A fine, clear morning, but cold, and clouded at four oclock … I arose very early this morning, left G. in bed to rest himself, after the fatigues of yesterday. Gave Julie her lessons. Dressed for a walk. Sent Louis to have his hair cut. Took his two teeth out yesterday. Henry came in at eleven, sat until dinner time. I sent a note to poor C. who is still complaining of a cold, Wish for the power of relieving her, and amuseing her mind. Mr H. came home to dinner, unexpectedly to.day. I am almost in despair as to the cure of my face, the Balsam does not clear it in the least, and it mortifies me extremely, besides, giving me much uneasiness. Four bottles have not effected the least change for the better. If it could be concealed I would not mind it as much, but exposed to all eyes, and in particular to his, whose admiration I still wish to retain, how can I help repineing at my fate!! Maria, came in after dinner, we set off for Bells, but found a complete change in the weather, and defered our jaunt. I walked to Abbington Square with Maria Exercise, agrees with all my complaints, working almost a charm. G. game me one dollar to.day. The children went with Bridget to see C. Quin, who still lies sick. Mr H. spent the evening with me, he was fatigued, and glad to rest out.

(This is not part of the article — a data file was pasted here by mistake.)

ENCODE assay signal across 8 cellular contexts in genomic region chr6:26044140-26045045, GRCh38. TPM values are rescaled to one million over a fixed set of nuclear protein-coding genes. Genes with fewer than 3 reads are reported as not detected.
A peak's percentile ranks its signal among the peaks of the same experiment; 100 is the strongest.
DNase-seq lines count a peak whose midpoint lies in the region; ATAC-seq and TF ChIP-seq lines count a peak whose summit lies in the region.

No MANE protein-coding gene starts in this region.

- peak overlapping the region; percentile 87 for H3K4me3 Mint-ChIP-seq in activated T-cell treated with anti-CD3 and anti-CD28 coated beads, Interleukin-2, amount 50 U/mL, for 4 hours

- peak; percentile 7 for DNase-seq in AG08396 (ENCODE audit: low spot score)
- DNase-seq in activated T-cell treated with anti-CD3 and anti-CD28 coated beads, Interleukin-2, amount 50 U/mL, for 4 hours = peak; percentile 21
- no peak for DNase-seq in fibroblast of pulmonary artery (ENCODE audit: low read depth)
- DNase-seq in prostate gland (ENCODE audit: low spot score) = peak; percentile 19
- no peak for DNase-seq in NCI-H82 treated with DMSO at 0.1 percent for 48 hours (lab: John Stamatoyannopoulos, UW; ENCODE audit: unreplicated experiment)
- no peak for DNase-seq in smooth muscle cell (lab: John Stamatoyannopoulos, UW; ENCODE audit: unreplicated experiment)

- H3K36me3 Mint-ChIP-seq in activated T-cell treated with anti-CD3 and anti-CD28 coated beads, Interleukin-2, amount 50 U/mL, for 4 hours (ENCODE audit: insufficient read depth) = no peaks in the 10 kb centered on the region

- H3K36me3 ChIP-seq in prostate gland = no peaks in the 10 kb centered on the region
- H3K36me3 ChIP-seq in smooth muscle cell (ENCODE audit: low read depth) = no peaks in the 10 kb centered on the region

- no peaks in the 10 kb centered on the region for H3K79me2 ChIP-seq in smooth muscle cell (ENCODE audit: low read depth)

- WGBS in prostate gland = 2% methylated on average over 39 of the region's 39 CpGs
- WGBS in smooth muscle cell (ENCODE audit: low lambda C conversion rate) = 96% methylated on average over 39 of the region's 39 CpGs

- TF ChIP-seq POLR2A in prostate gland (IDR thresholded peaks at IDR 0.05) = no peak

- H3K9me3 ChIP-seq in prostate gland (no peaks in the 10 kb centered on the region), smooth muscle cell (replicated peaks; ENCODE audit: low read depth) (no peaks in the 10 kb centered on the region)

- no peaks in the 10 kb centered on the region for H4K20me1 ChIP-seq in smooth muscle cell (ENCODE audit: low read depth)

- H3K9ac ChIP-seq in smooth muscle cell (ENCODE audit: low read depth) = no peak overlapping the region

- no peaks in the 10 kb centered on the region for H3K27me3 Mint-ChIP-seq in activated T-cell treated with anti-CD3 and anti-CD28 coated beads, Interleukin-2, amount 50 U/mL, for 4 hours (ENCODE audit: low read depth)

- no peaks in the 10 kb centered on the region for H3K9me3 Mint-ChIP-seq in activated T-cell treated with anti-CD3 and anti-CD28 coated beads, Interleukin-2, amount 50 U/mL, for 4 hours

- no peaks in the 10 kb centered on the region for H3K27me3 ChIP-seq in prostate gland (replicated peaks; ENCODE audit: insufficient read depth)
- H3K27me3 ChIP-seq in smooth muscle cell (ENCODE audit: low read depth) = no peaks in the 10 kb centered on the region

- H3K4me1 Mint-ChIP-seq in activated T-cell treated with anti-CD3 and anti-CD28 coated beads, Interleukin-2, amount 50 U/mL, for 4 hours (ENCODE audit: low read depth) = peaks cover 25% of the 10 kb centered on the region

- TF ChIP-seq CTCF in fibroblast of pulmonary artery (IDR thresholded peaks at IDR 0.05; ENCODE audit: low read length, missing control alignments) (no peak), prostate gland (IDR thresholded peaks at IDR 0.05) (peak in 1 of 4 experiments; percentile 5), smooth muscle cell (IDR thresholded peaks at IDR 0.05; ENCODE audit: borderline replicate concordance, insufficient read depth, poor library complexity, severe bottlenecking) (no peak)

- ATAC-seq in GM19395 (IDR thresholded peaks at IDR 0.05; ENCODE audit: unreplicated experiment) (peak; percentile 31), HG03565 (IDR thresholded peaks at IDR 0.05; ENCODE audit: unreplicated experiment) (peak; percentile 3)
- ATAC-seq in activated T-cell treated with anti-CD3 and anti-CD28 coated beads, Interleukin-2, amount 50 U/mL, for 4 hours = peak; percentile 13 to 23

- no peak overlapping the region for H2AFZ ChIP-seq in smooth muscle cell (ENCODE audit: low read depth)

A mild spring sun.shine.
After my morning avocations are finished, I usually begin to think of a walk and the thought of putting on my heavy satin cloak”, almost discourages me. The fear of a fresh cold soon determines me to wear it a few weeks longer.
I walked up to “Abbington Square”, and sat an
half hour with Miss M. Onderdonk. She looked
so sleek, fat and fine, I really envied her, her
appearance, but nothing beyond this.
Stopped at Mr Van Nest’s, not at home.
The morning was so fine I took a circuitous
Sent the boys to walk out. Julie, did not
wish to leave her Aunt Maria, who came in to
dinner looking pale and thin.
Garret, came home early. Our soup was not
not [repeated word] rich enough to please “mon mari”.
Maria, and I thought it tolerable.
I wished to have walked out after dinner,
but could not leave M, so my time was
not profitably spent. unless rubbing two
pair gloves, might be considered so.
Garret, goes to Jersey, to.morrow. He thinks
business very dull, and we must practice the
strictest economy in our affairs. I can see im.
mediately when he is cast down, so that my
mind is not kept in suspense as to the
cause. This is a pleasure to me, as I wish
always to know the state of his affairs, to regu
late my ideas accordingly.
We retired earlier than usual to bed.
I mended G.s coat and pants, this morning
The end of my nose, very troublesome.
Thus ends the winter months of 1842.